It just feels right

I happily suffer from AAD (Adult Athletic Disorder) and have spent countless hours in the gym as a participant staring up (usually in awe) at the amazing people on display stage who gave me the tools to transform my life. I decided to take a huge leap of faith and become one of those people that I admire and  got certified as an indoor cycling instructor. I wasn't quite sure what I was in for and honestly I was a little bit scared and a lot intimidated. But I knew that I had to do it. It is time to pay it forward. It is time to motivate, inspire and encourage other people to find their own "muchness."  I took my classes, I read my books, I took my tests, and when I listen to music now it has taken on a whole new meaning, ie...this would be a great sprint, hill, interval, mountain, etc.

I'm just going to cut to the chase. This arrived today. It was only fitting that it came TODAY, because today was the day that I went on the instructor stage. No, I didn't teach a class, but I put on the mic, I sat on the bike with the mic, I played with the speaker, music, lights, etc...and it didn't feel weird at all. It felt, well, it felt right.

I started this journey 4 years ago because of MY three little birds and I know that I am on the right path, and that every little thing is going to be all right.

 

'Twas the Day After Christmas

 

Author Unknown

Adapted by Jenny Hodges

‘Twas the day after Christmas, I rolled out of bed

 And realized I had a few pounds to shed.

 My favorite jeans, in my dresser did lay.

 In hopes I could wear them again one day.

  When up in my bathroom there arose such a clatter.

 The hubby came up to see what was the matter.

 I had stepped on the scale and it began to quake,

 Wondering what had happened, for goodness sake.

 The cookies had settled onto my thighs

 Not to mention the cheesecake and pecan pies.

 The homemade macaroni and cheese

 And seconds of delicious sweet and sour meatballs, please.

 I looked out the window at the fallen snow

 Knowing just where I had to go.

So into my gym clothes I squeezed my butt

 And off to workout to get out of this rut.

 I hopped on the spinning bike, no time to waste

 And thought of more ways to motivate.

 I thought of the treats I ate without shame

 And whistled and shouted and called them by name:

 Now cookies!  Now chocolate!

Now crackers and cheese!

 Off of my thighs and my waist pretty please!

 To the wine and the beer

And ice cream , et al.

 Now dash away! Dash away!

 Dash away all!

 And then, in a twinkling, I heard with each huff,

 My drive growing stronger, with each little puff.

 I knew it was time to turn bad habits around

 Because summer would be here soon with a bound.

 So for the new year I made a promise to me

 To take care of my health and take care of my body.

 To exercise harder and try to eat clean

 So come summertime, I’m strong and I’m lean.

 And my wish for you all, is a healthier you,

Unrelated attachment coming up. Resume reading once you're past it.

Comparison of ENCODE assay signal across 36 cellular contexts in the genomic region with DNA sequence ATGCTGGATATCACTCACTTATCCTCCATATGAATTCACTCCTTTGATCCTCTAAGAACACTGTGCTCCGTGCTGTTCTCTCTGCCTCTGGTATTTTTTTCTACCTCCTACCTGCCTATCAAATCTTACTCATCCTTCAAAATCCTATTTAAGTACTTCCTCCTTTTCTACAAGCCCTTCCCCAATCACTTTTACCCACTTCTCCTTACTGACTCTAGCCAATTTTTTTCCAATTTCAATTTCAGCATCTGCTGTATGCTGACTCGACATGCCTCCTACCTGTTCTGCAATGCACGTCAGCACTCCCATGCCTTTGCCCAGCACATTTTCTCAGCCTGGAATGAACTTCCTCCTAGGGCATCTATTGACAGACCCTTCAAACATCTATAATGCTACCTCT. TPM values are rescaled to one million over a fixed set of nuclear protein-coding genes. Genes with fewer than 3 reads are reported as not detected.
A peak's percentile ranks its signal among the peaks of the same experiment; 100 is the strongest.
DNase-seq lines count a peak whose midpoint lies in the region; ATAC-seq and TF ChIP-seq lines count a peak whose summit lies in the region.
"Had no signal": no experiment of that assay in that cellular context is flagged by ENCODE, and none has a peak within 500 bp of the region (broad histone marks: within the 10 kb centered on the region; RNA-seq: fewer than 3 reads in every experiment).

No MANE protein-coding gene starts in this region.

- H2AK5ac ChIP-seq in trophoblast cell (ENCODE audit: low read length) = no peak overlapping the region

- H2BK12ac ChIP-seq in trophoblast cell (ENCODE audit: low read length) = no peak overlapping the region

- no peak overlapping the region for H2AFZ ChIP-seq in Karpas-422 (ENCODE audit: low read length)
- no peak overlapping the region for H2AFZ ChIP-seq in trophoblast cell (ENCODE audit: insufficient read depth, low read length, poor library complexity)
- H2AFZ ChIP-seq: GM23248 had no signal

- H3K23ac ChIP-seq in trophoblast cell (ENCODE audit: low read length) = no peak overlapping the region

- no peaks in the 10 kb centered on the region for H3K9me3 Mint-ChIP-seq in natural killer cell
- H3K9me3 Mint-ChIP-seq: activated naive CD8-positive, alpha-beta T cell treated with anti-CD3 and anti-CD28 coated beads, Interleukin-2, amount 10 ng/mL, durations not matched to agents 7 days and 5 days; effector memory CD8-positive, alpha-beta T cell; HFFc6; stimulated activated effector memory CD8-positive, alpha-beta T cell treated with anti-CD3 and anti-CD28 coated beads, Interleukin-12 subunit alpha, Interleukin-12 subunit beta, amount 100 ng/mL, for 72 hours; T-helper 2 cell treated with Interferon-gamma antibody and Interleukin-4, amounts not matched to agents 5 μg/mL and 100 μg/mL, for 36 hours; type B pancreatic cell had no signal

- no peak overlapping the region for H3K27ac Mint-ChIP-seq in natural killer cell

To reach all your goals and happiness too!

 I hope you all had an amazing Holiday season! In my mind it is OFFICIALLY over!! All junk food (well, as junky as we get, which really is not too bad at all LOL) has been removed from our house, and we are fully back on plan!

Are you thinking about what you'd like to accomplish in 2013? Is it fitness related? Diet? Financial? I'll share my goals for 2013 on FRIDAY when we sit down and have our weekly Come to Jesus discussion. Talk to you soon!! 

 

The Great Santa Debate: What do you tell your kids?

Christmas Eve is nearly upon us and my kids are filled with glee (and busy cleaning their rooms to make space for their new toys) and excitement about "Santa" coming to visit tonight.

I know I've mentioned before that my kids are still young. They are 6, 7, and 8. But they don't "believe" in Santa. Never have. My husband and I had "the talk" about Santa, Tooth Fairy, Easter Bunny, etc., when I was pregnant with our oldest. He was pretty adamant that we didn't lie to the kids. We went back and forth on this for a while. I felt that Santa, etc., was part of American mythology and I wanted to pass on that tradition to our kids. But then I remembered quite vividly the instance when I knew Santa wasn't real and I can remember those feelings of "wow, he's not real" and how sad I felt. Remembering those feelings, I decided that my husband was right and I agreed that we'd not do the whole "Santa thing."  I have never ever said to my kids, "SANTA IS NOT REAL."  Rather, I've said, "some people believe in Santa, and some people don't, and you get to believe whatever you want.”  This gives them the control to make up their own minds and it also gives them a tool to handle tricky discussions with friends who are adamant that Santa is real.

Rather than Christmas being about Santa, we embraced the festivity, our elf Elvis, family, friends, great food, cookies, presents and cold weather (well, as cold as it gets in Florida) and the FEELING of a new year approaching and that anything is possible if you BELIEVE that it's possible. And of course, the most important part of Christmas for us, goodwill towards man and we embrace that by donating to Toys for Tots, food banks, coat/blanket drives; giving to those that are less fortunate than us. That's what Christmas is all about and that's what Santa would want.

What do you tell your kids about Santa?? Do you remember how you felt when you learned Santa wasn't real?